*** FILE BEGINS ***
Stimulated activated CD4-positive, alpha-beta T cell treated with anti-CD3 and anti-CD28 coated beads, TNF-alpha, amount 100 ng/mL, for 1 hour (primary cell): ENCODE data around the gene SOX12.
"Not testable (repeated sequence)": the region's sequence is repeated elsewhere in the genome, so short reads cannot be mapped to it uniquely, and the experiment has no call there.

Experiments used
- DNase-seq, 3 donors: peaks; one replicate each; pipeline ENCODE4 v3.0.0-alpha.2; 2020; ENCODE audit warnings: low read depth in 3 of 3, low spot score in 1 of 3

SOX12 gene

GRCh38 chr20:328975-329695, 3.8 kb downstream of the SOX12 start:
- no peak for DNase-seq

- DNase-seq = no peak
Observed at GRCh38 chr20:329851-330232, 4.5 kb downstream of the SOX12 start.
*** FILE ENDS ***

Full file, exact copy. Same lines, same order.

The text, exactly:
Stimulated activated CD4-positive, alpha-beta T cell treated with anti-CD3 and anti-CD28 coated beads, TNF-alpha, amount 100 ng/mL, for 1 hour (primary cell): ENCODE data around the gene SOX12.
"Not testable (repeated sequence)": the region's sequence is repeated elsewhere in the genome, so short reads cannot be mapped to it uniquely, and the experiment has no call there.

Experiments used
- DNase-seq, 3 donors: peaks; one replicate each; pipeline ENCODE4 v3.0.0-alpha.2; 2020; ENCODE audit warnings: low read depth in 3 of 3, low spot score in 1 of 3

SOX12 gene

GRCh38 chr20:328975-329695, 3.8 kb downstream of the SOX12 start:
- no peak for DNase-seq

- DNase-seq = no peak
Observed at GRCh38 chr20:329851-330232, 4.5 kb downstream of the SOX12 start.